Ionatron Vice Chairman Selling on Weakness

Aug.29.06 | About: Ionatron Inc. (IOTN)

Insider Score LogoFrom InsiderScore: Vice Chairman Selling on Weakness: Two days after stepping down from the chief executive officer post, the co-founder of controversial "directed-energy" weapons maker Ionatron Inc. (IOTN) sold stock, eventually disposing of more than $4M in shares over a three-day period. Thomas Dearmin sold 665K shares at an average price of $6.43 from August 23rd to August 25th, decreasing his holdings to 8.384M shares, or an 11.45% stake. Previously, Dearmin sold 175K shares at an average price of $9.54 in December 2005.

Co-founder and former Chairman Robert Howard is IOTN's largest shareholder with a 28.8% stake, while EVP of Business Operations Joseph Hayden and EVP of Technology Stephen McCahon each own 8.3% stakes. On the institutional side, Artis Capital Management owns a 10.19% stake, and SAC Capital controls a 9.12% stake.

Dearmin stepped down from the CEO position on August 21st, taking the vice chairman slot and giving way to Dana Marshall, the founder and former CEO of Cutting Edge Optronics, a manufacturer of high-power, solid-state, and semiconductor lasers that was sold to TRW, Inc., now a unit of Northrop Grumman Corp. (NYSE:NOC). Dearmin had served as the president, CEO, and a director of IOTN since its inception in 2002, and he was also the chief financial officer until March 2006. Last year, Dearmin took home a salary of $200K and no other compensation. According to IOTN's latest proxy filing, Dearmin holds no stock options or restricted stock.

Tucson, Arizona-based IOTN develops and markets Laser Guided Energy ("LGE") and Laser-Induced Plasma Channel ("LIPC") weapons. In simpler terms, the company, which is currently only testing its technology, makes weapons that harness electrical energy and incapacitate targets instead of killing them. Critics have derisively called the company a "ray-gun" maker and compared its technology to something out of Buck Rogers, Star Trek, and Star Wars. The technology, however, is being looked at by the military and various law enforcement agencies.

One major critic of IOTN has been Christopher Byron, a business columnist for The New York Post. Byron keyed in on IOTN due to the funding the company received a few years ago from In-Q-Tel, a venture capital firm set up by the Central Intelligence Agency. Byron, in articles published last year, reported that co-founder Howard, who resigned from the chairman position in March, paid $2.9M to the SEC in 1997 to settle charges that he made false and misleading statements about Presstek, Inc., a company he founded and controlled.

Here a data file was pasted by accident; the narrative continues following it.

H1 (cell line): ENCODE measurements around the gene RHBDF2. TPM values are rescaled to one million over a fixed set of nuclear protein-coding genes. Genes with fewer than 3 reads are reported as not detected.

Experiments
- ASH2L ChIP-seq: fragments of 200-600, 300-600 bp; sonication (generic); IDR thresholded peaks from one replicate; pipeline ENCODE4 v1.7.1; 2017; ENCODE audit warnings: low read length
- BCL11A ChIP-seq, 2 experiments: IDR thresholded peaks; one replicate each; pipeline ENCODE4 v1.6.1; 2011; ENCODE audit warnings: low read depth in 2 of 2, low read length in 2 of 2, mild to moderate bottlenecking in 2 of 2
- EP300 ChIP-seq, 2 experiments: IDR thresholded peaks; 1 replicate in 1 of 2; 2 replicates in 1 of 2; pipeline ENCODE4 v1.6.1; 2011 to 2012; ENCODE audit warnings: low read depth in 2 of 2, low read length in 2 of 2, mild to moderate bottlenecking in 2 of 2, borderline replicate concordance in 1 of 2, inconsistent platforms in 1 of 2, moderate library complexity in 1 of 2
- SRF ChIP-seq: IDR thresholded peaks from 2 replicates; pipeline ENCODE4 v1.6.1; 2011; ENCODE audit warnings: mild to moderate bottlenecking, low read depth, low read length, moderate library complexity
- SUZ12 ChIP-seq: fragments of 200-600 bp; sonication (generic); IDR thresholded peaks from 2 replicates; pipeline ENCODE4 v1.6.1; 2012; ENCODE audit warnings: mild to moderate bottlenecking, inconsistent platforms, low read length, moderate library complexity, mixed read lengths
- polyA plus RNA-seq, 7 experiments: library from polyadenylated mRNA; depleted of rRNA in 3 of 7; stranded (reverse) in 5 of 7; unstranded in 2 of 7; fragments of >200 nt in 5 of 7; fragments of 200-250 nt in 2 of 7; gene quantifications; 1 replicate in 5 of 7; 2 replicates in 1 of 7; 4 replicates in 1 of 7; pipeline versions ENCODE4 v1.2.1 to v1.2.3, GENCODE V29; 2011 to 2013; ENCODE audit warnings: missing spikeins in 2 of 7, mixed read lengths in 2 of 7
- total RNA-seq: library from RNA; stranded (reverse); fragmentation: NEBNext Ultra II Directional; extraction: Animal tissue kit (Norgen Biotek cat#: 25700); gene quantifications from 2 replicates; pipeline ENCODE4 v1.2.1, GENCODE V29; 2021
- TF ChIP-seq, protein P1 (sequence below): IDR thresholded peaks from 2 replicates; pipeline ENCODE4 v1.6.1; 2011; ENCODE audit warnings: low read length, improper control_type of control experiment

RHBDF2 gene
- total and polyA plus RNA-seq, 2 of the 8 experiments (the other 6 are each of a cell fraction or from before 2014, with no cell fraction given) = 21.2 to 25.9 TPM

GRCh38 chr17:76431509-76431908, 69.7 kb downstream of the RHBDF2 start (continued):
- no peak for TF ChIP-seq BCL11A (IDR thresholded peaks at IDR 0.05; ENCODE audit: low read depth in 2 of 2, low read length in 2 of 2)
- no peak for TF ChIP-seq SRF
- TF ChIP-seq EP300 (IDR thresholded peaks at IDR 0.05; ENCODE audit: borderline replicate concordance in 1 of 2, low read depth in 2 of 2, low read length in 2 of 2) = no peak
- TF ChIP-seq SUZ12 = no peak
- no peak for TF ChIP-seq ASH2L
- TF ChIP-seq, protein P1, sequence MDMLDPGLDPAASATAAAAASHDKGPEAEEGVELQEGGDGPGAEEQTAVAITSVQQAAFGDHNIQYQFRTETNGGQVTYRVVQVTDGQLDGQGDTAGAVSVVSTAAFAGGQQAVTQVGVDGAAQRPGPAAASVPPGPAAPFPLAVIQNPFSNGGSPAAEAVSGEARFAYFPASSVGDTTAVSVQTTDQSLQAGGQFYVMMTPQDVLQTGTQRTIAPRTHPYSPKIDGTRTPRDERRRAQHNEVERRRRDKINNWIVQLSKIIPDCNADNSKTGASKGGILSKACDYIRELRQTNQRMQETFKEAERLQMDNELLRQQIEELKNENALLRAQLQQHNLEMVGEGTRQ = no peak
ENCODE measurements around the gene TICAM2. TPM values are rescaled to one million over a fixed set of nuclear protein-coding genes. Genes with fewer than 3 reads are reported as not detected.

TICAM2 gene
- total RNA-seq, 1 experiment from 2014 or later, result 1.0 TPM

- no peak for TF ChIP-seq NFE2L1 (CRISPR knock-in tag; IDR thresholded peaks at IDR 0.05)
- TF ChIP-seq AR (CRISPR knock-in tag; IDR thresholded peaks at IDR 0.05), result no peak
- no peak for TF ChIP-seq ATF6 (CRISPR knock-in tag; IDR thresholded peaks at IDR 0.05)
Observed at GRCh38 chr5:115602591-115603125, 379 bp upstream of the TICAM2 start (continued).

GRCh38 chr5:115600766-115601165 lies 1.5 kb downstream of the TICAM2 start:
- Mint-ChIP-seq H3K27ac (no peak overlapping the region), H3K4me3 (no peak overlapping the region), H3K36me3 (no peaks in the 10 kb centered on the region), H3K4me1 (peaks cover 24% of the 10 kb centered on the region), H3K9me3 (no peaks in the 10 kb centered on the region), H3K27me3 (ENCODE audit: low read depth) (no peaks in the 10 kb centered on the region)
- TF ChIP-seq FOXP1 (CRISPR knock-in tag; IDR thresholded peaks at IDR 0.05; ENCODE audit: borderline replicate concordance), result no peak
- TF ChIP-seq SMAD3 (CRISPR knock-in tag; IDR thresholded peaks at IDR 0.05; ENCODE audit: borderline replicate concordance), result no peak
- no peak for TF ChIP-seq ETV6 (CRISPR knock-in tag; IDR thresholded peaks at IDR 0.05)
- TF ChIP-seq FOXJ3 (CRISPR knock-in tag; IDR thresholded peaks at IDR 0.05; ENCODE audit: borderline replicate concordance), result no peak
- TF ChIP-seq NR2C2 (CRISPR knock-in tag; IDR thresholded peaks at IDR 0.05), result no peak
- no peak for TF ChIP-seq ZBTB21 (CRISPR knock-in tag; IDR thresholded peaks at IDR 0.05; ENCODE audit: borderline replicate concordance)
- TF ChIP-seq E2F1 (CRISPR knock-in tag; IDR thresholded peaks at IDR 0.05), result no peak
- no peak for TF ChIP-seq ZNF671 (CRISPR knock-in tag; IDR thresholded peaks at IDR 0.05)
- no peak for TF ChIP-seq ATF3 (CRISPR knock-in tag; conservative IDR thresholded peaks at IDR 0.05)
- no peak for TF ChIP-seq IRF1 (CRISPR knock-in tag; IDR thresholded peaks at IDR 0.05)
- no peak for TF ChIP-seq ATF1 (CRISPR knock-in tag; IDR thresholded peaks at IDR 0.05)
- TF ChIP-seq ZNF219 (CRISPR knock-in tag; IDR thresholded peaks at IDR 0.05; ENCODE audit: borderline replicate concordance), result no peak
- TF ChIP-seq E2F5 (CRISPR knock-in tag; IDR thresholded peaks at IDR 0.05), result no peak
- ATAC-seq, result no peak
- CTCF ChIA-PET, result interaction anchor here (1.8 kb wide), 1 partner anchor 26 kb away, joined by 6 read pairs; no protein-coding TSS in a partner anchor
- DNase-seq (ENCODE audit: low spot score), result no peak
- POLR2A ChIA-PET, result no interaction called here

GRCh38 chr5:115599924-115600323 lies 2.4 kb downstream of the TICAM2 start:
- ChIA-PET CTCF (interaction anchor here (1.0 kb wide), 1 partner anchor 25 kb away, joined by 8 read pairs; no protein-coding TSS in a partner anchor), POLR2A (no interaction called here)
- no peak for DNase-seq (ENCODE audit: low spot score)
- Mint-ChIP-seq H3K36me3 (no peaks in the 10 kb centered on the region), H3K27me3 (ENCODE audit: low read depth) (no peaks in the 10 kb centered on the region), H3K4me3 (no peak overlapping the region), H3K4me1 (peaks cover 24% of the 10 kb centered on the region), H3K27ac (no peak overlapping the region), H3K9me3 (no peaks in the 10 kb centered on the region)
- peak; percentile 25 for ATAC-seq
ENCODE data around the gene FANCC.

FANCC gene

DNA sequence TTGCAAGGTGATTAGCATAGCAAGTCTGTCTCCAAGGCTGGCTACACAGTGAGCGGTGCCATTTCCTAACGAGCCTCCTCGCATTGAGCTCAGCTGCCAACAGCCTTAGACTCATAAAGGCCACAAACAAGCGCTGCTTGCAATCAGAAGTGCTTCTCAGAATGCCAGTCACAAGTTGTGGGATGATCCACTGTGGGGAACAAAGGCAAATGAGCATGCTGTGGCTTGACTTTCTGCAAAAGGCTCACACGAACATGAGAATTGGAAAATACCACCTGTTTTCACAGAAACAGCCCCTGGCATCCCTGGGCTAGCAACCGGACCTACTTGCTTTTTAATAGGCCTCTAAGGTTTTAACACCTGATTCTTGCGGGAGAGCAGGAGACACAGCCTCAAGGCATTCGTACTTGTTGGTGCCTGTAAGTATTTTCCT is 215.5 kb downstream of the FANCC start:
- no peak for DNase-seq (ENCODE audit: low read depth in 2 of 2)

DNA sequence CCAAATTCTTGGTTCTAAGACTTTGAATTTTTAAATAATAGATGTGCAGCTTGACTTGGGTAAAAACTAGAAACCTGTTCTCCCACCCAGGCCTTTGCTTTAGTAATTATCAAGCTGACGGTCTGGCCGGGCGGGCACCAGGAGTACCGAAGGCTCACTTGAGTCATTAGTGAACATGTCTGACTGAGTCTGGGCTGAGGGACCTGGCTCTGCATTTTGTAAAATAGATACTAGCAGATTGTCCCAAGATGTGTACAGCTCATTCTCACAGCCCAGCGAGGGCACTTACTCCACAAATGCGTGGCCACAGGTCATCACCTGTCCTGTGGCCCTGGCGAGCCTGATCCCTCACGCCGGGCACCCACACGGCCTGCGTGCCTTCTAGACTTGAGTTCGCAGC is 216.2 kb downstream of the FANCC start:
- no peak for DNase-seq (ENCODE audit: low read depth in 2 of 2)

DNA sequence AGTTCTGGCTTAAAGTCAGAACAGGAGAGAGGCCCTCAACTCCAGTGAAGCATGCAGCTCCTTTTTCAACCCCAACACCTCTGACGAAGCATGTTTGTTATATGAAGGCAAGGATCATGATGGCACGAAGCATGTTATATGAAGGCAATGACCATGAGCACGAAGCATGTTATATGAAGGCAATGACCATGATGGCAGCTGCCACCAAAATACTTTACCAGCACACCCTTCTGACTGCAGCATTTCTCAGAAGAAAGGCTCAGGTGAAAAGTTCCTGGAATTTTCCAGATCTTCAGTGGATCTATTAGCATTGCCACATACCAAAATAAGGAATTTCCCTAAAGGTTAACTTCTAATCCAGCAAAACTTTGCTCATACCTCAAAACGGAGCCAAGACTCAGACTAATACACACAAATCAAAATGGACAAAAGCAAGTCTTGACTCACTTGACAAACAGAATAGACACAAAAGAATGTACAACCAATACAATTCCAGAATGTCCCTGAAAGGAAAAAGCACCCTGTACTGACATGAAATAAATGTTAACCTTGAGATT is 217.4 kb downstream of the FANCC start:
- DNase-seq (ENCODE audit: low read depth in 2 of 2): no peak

Later articles by Byron explored charges leveled by a company named HVS Technologies, which claims that a former employee of defense contracting giant Raytheon Corp. (NYSE:RTN) scammed the company out of patented technology by passing information onto IOTN. HVS claims that Joseph Hayden, one of the aforementioned IOTN executives with an 8.3% stake, violated confidentiality agreements and then left RTN, lured by millions of dollars in stock options. The other 8.3% stakeholder, Stephen McCahon, was also a RTN employee.

Despite all the bad press (including articles suggesting that the Pentagon and In-Q-Tel put millions into IOTN before pulling the plug on certain relationships), shares of IOTN rose to an all-time high of $14.82 in June (the stock got its listing via a reverse-merger two years ago). Shorts, no doubt, watched in horror (about 40% of the 30.45M-share float is sold short), but then had a field day as the stock tumbled to a 52-week low of $4.90 just six weeks later.

On August 8th, IOTN reported Q2 results, posting a net loss of -$5.2M, or -7 cents per share, on just $2M in revenue. IOTN did sign "strategic" agreements with DRS Technologies (DRS) and a unit of General Dynamics (NYSE:GD) during the quarter, but financial terms were not disclosed. A day after earnings, IOTN announced a $100K contract with the Army Research Office.

Investors reacted positively to earnings, but then sold off the stock the following day when the company diluted shareholders by about 7% through the sale 4.6M shares plus rights to buy an additional 923.26K shares to a group of institutional investors.